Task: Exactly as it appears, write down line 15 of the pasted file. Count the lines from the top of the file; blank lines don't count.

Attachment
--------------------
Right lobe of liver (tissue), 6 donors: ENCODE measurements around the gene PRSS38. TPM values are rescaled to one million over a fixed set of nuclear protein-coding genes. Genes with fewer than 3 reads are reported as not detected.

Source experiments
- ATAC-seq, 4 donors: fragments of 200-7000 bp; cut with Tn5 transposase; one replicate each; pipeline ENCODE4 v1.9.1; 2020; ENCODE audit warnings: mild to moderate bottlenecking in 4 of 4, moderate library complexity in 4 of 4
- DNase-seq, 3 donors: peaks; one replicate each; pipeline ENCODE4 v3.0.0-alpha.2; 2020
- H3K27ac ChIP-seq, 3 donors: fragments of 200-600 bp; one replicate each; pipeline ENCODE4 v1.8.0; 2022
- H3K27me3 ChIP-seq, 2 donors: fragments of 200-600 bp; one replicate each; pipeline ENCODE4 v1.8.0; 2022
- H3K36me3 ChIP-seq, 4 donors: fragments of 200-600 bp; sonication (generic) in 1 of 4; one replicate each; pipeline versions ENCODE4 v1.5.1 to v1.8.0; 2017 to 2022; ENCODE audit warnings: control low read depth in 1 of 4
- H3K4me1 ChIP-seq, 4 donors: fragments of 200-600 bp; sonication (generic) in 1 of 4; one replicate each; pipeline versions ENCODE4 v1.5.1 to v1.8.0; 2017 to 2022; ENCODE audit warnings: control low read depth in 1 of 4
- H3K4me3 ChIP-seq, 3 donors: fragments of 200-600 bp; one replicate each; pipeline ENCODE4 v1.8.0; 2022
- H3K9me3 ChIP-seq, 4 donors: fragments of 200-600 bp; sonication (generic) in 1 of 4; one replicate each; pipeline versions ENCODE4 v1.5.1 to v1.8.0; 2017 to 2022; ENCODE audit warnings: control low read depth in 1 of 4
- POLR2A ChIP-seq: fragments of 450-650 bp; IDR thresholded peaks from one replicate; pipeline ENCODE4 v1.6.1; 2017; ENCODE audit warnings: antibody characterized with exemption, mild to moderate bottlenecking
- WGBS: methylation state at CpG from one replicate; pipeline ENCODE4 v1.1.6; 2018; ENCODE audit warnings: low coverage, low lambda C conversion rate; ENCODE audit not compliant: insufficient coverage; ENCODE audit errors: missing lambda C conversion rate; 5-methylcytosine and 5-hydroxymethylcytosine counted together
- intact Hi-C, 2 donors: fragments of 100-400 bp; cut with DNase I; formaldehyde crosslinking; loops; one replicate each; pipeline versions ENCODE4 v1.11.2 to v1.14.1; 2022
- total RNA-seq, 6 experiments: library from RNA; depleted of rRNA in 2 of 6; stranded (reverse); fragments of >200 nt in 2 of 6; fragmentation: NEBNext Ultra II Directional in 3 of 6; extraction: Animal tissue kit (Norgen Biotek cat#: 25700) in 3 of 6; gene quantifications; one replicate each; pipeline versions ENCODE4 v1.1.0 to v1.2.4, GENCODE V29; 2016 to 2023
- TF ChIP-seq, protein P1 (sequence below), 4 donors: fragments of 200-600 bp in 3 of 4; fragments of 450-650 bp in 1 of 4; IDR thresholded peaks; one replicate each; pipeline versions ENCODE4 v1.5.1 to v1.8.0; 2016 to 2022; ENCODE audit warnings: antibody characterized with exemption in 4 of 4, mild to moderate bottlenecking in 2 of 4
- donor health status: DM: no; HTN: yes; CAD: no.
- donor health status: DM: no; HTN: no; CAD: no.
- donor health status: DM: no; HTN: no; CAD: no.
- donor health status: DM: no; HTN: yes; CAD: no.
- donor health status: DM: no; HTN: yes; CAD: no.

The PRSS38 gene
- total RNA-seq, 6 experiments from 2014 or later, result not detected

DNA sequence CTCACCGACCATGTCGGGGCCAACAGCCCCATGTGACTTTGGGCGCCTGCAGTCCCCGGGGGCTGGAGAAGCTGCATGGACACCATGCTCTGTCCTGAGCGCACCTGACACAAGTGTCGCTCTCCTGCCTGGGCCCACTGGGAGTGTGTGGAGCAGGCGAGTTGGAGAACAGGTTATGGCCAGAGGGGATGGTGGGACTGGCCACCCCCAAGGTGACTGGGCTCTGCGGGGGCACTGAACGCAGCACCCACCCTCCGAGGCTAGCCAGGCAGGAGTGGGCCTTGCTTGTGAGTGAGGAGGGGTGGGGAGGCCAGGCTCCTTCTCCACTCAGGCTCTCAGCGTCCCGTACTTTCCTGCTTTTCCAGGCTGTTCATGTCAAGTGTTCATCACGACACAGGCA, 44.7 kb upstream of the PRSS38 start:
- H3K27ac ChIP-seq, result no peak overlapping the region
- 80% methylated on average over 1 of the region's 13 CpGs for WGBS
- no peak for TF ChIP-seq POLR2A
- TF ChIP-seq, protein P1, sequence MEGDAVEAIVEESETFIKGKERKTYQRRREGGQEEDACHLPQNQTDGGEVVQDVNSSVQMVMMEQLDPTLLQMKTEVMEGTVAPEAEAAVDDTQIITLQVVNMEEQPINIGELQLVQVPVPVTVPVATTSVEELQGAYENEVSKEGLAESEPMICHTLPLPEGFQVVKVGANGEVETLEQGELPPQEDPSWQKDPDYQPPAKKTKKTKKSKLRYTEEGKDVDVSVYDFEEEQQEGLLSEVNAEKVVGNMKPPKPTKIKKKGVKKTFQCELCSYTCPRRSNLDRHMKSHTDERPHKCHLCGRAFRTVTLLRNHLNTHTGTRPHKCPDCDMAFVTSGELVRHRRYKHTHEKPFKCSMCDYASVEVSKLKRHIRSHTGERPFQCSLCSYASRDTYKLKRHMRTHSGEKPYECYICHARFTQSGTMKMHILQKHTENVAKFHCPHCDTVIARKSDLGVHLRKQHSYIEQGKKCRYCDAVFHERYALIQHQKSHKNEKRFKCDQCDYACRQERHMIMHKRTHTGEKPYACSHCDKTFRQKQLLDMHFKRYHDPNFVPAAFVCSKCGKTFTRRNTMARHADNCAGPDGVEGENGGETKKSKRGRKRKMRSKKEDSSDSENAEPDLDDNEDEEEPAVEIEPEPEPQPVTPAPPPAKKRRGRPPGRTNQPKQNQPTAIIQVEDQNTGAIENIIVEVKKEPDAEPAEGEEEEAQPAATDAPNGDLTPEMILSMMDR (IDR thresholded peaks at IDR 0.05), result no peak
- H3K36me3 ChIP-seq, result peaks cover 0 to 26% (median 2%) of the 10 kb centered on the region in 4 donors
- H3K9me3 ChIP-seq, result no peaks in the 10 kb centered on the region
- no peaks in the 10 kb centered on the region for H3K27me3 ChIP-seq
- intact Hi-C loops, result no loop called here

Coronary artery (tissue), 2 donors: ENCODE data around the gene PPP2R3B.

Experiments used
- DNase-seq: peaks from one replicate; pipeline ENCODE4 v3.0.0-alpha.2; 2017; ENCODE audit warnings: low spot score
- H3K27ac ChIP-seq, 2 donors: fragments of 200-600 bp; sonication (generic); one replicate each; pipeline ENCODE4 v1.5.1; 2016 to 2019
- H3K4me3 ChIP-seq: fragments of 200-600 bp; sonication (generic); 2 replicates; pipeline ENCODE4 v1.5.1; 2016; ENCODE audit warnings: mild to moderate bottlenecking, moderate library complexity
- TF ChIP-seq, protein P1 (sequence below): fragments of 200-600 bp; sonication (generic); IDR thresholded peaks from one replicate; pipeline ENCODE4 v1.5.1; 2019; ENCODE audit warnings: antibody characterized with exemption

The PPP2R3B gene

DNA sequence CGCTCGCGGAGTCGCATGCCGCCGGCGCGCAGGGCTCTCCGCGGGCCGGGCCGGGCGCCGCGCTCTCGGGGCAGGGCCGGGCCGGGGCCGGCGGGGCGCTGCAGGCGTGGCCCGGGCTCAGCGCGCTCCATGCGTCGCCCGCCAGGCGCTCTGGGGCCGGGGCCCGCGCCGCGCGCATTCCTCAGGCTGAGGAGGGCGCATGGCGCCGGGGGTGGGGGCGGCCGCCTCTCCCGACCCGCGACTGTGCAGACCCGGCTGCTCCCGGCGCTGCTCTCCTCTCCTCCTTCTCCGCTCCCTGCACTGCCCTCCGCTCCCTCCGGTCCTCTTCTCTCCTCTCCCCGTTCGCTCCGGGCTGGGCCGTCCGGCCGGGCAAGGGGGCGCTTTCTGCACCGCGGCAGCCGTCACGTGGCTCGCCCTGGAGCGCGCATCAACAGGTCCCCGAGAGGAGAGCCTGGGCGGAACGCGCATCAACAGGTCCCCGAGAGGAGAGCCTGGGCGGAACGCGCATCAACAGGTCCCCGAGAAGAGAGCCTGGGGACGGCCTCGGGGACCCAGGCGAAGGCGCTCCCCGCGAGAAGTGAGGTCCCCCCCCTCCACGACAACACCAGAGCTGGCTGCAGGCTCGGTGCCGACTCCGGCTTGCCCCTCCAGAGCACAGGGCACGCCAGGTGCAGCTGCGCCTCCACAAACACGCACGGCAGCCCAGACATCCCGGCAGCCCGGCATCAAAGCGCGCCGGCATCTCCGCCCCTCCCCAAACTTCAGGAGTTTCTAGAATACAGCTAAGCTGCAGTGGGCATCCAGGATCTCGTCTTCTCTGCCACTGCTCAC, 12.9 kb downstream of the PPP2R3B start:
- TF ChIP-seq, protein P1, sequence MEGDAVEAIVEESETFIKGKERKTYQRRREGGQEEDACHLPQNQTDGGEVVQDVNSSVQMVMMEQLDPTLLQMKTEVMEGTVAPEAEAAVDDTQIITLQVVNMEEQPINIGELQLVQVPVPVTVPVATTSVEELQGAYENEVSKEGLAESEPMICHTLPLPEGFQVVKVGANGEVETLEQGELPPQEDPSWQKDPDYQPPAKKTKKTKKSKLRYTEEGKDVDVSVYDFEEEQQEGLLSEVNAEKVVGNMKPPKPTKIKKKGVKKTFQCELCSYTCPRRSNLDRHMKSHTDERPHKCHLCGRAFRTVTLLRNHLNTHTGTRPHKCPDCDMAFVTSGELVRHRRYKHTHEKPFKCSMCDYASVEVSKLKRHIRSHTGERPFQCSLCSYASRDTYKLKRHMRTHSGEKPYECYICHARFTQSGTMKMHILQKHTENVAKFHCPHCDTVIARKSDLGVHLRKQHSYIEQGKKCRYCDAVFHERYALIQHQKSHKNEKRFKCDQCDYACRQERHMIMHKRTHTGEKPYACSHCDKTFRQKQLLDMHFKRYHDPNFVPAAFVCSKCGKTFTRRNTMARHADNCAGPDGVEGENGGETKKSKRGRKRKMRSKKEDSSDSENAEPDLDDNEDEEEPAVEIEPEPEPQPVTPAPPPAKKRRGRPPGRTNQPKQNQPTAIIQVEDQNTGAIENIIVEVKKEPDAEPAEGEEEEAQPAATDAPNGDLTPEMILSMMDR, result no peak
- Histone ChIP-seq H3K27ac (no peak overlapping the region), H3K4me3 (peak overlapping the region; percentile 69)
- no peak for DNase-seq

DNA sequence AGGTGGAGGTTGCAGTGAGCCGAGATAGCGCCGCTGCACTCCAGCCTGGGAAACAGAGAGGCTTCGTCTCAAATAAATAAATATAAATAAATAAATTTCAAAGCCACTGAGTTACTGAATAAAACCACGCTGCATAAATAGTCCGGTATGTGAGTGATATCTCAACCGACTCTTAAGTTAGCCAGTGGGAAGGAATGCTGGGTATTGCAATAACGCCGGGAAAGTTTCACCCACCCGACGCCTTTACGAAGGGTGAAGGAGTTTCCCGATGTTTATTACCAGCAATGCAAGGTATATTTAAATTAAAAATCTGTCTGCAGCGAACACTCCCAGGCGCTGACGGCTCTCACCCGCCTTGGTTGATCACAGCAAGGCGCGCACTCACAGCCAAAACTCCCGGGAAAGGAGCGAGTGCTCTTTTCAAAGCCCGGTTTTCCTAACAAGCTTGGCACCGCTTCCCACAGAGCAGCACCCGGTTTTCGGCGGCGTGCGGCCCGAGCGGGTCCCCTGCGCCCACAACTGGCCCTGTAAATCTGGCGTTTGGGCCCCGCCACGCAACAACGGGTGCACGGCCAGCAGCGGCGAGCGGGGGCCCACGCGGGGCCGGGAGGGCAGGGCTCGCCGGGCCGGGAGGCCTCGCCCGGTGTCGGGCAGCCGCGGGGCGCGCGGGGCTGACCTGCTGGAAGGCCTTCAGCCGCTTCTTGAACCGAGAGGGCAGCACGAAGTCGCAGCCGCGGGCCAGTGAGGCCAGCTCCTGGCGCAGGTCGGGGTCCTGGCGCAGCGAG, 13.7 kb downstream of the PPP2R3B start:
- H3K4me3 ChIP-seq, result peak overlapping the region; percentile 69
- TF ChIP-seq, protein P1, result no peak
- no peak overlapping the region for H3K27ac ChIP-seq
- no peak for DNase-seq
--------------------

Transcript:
- TF ChIP-seq, protein P1 (sequence below), 4 donors: fragments of 200-600 bp in 3 of 4; fragments of 450-650 bp in 1 of 4; IDR thresholded peaks; one replicate each; pipeline versions ENCODE4 v1.5.1 to v1.8.0; 2016 to 2022; ENCODE audit warnings: antibody characterized with exemption in 4 of 4, mild to moderate bottlenecking in 2 of 4